Tuesday, September 15, 2009

Java Servlets



Java Servlets


A Java program that runs as part of a network service, typically an HTTP server and responds to requests from clients. The most common use for a servlet is to extend a web server by generating web content dynamically. For example, a client may need information from a database; a servlet can be written that receives the request, gets and processes the data as needed by the client and then returns the result to the client.


Applets are also written in Java but run inside the JVM of a HTML browser on the client. Servlets and applets allow the server and client to be extended in a modular way by dynamically loading code which communicates with the main program via a standard programming interface.




Servlets are more flexible than CGI scripts and, being written in Java, more portable.




Java Servlet technology provides Web developers with a simple, consistent mechanism for extending the functionality of a Web server and for accessing existing business systems. A servlet can almost be thought of as an applet that runs on the server side -- without a face. Java servlets have made many Web applications possible.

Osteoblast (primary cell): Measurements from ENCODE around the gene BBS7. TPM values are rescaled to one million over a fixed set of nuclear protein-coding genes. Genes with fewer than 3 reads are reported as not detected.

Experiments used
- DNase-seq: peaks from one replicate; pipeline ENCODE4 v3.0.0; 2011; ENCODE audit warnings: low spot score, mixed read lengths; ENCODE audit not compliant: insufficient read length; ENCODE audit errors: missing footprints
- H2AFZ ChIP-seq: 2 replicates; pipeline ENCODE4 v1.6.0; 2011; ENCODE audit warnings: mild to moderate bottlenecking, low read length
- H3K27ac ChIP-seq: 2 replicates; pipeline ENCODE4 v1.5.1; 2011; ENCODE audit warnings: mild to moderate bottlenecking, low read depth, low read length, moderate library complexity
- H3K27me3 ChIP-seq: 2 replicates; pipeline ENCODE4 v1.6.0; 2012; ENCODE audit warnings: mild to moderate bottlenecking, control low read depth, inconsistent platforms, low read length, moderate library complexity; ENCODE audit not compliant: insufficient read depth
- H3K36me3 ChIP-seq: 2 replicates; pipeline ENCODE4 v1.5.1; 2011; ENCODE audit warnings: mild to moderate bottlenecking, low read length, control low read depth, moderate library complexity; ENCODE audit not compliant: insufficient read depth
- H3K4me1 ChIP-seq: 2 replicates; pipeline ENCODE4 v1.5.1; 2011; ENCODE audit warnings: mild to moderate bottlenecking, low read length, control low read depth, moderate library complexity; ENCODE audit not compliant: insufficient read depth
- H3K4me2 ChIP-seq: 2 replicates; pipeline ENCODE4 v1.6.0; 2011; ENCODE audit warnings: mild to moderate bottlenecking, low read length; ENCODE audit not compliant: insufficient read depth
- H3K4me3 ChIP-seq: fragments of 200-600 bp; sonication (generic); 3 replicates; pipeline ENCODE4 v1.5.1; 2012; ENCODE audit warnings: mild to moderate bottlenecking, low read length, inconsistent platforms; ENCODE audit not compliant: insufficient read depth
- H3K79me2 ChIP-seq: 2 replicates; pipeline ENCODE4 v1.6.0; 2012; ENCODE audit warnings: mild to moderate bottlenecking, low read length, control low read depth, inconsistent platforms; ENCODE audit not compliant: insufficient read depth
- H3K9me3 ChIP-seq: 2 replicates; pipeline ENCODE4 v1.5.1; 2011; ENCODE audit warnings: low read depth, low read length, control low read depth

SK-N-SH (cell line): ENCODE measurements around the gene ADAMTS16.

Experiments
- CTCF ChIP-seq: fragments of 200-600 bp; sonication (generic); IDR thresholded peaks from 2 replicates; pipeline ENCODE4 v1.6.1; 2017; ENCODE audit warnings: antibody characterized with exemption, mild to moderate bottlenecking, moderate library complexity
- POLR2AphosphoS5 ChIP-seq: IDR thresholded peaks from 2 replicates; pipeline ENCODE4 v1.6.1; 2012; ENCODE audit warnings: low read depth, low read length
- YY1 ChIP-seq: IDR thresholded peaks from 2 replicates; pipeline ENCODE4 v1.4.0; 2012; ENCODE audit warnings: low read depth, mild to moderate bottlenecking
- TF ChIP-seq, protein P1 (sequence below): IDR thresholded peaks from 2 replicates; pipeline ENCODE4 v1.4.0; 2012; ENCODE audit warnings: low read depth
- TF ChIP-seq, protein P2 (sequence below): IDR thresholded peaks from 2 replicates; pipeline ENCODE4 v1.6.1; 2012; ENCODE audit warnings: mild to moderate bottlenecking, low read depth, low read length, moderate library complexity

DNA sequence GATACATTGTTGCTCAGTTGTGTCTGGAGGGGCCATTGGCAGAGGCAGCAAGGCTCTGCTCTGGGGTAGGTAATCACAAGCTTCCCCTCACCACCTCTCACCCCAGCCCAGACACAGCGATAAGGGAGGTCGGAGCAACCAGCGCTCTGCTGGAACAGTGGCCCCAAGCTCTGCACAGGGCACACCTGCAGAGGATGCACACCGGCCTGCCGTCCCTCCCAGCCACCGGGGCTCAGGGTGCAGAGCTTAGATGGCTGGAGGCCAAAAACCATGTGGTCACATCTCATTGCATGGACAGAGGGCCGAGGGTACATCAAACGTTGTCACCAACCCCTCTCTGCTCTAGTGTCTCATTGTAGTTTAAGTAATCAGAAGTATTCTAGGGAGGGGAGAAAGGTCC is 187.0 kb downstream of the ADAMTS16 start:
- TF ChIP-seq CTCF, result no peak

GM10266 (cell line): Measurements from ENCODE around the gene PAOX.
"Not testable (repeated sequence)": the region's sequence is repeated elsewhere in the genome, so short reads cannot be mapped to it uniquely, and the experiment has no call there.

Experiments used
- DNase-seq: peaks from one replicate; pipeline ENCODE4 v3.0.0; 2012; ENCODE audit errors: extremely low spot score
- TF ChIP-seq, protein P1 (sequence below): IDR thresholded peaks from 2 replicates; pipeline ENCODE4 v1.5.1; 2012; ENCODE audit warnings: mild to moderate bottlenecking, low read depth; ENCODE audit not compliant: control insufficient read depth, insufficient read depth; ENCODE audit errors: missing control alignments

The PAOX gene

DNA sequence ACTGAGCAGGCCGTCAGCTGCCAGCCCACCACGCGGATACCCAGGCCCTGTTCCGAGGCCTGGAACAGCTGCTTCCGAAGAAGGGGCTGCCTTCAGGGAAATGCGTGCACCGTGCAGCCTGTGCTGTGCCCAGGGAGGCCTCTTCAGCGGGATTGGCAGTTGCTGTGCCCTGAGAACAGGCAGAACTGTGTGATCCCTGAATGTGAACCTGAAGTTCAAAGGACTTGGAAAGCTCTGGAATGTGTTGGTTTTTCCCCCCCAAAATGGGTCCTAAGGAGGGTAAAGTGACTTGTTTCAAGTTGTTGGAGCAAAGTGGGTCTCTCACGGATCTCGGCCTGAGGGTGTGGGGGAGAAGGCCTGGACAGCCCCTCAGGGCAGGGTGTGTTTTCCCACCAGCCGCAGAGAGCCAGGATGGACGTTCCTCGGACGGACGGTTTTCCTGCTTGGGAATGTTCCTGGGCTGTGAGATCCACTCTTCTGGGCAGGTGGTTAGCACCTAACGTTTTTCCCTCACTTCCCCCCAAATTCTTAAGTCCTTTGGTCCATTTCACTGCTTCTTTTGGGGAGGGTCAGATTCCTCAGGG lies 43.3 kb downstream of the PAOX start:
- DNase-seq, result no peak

Servlets are the Java platform technology of choice for extending and enhancing Web servers. Servlets provide a component-based, platform-independent method for building Web-based applications, without the performance limitations of CGI programs. And unlike proprietary server extension mechanisms (such as the Netscape Server API or Apache modules), servlets are server- and platform-independent. This leaves you free to select a "best of breed" strategy for your servers, platforms, and tools.




Servlets have access to the entire family of Java APIs, including the JDBC API to access enterprise databases. Servlets can also access a library of HTTP-specific calls and receive all the benefits of the mature Java language, including portability, performance, reusability, and crash protection.




The spelling "servelet" is occasionally seen but JavaSoft spell it "servlet." There is no such thing as a "serverlet."





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